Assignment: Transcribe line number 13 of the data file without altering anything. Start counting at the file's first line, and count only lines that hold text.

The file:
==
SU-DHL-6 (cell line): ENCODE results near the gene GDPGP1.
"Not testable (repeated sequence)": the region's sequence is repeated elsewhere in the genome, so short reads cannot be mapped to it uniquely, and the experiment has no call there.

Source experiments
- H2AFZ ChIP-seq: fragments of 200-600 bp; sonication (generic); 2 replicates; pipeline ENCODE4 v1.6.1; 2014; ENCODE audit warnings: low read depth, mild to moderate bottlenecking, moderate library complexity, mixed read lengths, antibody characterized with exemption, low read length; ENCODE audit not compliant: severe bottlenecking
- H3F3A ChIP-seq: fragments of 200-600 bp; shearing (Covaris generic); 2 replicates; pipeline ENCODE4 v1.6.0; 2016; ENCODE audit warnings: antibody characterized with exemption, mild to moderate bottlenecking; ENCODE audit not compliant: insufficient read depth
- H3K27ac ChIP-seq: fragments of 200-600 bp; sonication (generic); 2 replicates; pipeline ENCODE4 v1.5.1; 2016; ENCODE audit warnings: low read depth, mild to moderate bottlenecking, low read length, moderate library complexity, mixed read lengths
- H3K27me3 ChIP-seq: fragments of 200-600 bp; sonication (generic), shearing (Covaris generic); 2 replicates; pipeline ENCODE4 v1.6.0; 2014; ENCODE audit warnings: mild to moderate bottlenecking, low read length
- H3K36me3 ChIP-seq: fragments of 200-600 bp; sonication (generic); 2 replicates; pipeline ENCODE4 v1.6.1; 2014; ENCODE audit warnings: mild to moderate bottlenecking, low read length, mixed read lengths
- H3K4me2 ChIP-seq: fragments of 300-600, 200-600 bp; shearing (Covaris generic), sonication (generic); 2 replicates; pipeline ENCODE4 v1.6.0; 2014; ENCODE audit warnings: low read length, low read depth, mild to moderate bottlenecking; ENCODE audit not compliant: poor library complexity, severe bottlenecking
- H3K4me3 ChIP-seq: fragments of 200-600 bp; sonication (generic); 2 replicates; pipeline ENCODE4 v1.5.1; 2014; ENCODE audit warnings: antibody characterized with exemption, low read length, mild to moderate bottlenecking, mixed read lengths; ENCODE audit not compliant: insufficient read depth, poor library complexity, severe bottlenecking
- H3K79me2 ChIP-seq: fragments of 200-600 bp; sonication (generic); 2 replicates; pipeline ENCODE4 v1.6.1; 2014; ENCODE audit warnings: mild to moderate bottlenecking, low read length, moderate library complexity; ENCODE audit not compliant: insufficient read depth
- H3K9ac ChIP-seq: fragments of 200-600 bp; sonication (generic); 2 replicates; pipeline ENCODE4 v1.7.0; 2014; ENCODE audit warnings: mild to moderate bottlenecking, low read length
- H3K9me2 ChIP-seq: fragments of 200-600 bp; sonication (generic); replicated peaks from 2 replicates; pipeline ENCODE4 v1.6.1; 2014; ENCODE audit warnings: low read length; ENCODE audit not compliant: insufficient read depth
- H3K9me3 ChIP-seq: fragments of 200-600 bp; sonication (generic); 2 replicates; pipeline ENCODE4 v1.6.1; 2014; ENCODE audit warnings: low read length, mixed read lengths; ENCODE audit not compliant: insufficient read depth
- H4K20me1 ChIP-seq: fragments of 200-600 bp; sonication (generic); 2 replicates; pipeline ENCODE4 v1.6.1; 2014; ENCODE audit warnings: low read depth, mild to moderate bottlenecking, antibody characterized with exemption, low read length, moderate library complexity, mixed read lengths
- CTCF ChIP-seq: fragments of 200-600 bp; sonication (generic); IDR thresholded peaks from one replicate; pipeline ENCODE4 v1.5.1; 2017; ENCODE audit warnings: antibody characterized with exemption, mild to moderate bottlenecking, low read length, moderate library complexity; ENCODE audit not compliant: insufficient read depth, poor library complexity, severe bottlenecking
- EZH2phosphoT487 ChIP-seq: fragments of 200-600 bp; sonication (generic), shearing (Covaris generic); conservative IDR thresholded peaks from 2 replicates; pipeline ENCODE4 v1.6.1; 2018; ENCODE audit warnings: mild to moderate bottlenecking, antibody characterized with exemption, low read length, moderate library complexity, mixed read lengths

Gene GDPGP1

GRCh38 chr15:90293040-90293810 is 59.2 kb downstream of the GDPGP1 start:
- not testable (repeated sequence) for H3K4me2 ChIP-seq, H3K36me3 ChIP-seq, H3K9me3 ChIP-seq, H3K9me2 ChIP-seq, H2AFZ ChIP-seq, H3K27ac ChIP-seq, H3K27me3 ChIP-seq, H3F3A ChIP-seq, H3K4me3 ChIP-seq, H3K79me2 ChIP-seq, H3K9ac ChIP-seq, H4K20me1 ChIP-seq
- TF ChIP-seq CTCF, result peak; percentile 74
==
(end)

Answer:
- H3K9me2 ChIP-seq: fragments of 200-600 bp; sonication (generic); replicated peaks from 2 replicates; pipeline ENCODE4 v1.6.1; 2014; ENCODE audit warnings: low read length; ENCODE audit not compliant: insufficient read depth